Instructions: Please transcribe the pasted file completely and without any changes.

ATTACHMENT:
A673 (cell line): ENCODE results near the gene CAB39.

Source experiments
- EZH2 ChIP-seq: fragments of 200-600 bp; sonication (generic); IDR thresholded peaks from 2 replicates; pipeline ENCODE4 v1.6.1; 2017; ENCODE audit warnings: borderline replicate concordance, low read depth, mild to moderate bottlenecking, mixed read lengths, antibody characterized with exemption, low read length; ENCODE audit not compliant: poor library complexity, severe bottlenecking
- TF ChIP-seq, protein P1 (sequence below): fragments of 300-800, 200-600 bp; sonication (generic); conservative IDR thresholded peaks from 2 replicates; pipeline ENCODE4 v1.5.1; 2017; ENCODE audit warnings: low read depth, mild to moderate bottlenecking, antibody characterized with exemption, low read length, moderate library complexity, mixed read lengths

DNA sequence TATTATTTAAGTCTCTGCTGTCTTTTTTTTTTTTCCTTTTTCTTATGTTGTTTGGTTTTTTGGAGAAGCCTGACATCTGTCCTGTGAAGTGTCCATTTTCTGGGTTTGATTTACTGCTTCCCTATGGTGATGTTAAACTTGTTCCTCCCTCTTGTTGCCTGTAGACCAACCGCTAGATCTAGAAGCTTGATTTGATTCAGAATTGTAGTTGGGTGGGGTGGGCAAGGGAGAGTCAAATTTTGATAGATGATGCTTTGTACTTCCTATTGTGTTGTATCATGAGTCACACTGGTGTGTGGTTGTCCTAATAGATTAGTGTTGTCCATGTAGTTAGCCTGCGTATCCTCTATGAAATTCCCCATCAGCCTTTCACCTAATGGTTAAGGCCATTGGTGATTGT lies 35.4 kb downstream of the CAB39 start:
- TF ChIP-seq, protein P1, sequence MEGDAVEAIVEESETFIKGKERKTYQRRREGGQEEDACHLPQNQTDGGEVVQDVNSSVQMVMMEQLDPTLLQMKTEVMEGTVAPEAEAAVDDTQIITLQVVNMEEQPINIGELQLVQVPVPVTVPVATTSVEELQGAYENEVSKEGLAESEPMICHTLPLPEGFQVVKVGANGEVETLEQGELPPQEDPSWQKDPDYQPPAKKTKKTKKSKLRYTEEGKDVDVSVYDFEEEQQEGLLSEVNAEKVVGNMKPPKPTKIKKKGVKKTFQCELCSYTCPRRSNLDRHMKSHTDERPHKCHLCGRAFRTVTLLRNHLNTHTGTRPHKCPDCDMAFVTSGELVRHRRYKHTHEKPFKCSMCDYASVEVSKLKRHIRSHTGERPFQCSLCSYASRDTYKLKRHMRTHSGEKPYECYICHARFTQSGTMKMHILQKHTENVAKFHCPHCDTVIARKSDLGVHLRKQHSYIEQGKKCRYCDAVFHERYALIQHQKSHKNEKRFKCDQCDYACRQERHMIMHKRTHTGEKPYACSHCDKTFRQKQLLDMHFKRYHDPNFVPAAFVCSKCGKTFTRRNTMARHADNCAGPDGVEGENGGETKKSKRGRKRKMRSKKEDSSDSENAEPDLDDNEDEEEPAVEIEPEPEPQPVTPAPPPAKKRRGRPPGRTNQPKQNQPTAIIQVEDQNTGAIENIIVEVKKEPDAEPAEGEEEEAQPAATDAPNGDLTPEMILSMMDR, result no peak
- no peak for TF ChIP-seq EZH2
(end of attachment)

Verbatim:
A673 (cell line): ENCODE results near the gene CAB39.

Source experiments
- EZH2 ChIP-seq: fragments of 200-600 bp; sonication (generic); IDR thresholded peaks from 2 replicates; pipeline ENCODE4 v1.6.1; 2017; ENCODE audit warnings: borderline replicate concordance, low read depth, mild to moderate bottlenecking, mixed read lengths, antibody characterized with exemption, low read length; ENCODE audit not compliant: poor library complexity, severe bottlenecking
- TF ChIP-seq, protein P1 (sequence below): fragments of 300-800, 200-600 bp; sonication (generic); conservative IDR thresholded peaks from 2 replicates; pipeline ENCODE4 v1.5.1; 2017; ENCODE audit warnings: low read depth, mild to moderate bottlenecking, antibody characterized with exemption, low read length, moderate library complexity, mixed read lengths

DNA sequence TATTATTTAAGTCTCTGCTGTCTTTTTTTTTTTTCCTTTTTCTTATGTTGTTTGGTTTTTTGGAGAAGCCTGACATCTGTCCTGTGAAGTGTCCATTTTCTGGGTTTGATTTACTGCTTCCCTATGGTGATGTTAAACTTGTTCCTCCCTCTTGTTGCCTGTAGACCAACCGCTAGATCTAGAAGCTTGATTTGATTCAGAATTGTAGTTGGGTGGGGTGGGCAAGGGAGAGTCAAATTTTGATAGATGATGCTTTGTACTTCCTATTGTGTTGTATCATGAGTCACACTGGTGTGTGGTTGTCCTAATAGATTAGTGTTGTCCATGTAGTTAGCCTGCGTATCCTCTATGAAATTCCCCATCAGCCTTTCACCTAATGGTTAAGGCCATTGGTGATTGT lies 35.4 kb downstream of the CAB39 start:
- TF ChIP-seq, protein P1, sequence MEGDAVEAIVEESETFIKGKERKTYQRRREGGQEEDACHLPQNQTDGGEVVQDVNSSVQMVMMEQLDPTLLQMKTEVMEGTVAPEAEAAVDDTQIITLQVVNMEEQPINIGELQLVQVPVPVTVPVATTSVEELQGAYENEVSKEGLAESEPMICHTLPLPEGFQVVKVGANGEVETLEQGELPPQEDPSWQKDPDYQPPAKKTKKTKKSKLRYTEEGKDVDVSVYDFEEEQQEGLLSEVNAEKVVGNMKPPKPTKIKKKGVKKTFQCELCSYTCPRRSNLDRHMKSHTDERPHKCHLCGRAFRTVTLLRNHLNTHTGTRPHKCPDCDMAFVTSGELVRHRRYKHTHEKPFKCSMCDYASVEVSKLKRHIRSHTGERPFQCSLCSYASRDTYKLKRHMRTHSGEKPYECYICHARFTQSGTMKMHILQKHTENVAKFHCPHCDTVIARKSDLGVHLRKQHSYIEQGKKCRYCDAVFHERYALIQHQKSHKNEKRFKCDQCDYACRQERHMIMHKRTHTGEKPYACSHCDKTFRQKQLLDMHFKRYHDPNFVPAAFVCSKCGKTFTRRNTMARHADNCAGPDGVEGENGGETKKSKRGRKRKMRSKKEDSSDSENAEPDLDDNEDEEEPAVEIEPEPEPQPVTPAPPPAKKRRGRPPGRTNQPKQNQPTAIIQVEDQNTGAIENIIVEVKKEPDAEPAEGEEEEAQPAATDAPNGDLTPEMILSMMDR, result no peak
- no peak for TF ChIP-seq EZH2